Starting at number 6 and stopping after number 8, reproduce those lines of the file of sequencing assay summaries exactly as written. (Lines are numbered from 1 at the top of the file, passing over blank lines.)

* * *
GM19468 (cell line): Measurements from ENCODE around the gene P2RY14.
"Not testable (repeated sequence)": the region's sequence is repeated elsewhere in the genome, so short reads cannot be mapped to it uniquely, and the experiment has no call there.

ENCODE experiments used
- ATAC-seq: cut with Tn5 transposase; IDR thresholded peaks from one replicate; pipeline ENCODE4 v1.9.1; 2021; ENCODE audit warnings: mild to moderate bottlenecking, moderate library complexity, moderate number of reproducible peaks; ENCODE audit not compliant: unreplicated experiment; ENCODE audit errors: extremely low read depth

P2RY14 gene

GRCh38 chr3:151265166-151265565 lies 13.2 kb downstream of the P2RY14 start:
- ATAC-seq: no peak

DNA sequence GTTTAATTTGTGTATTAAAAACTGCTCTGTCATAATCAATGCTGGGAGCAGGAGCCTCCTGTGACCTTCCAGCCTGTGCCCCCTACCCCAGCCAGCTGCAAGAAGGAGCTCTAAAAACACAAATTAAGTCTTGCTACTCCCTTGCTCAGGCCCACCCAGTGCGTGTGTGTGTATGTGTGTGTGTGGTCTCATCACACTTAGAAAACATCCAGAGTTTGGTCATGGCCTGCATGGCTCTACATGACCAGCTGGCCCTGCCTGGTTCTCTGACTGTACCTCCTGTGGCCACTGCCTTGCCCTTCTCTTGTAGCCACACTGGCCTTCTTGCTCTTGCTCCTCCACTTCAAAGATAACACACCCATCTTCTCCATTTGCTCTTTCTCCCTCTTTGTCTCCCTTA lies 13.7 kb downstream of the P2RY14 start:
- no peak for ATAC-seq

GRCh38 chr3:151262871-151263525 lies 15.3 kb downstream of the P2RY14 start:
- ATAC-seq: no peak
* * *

GRCh38 chr3:151265166-151265565 lies 13.2 kb downstream of the P2RY14 start:
- ATAC-seq: no peak

DNA sequence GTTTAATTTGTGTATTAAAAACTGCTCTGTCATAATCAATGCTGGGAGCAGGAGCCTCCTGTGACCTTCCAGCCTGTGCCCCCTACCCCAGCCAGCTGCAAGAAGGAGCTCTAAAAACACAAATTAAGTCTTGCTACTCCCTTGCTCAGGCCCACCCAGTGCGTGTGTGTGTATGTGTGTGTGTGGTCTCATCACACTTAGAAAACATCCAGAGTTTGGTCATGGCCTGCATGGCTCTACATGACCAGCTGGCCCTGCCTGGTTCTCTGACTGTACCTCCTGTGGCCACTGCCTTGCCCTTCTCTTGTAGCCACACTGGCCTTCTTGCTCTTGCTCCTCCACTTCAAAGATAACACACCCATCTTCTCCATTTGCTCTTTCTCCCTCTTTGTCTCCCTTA lies 13.7 kb downstream of the P2RY14 start: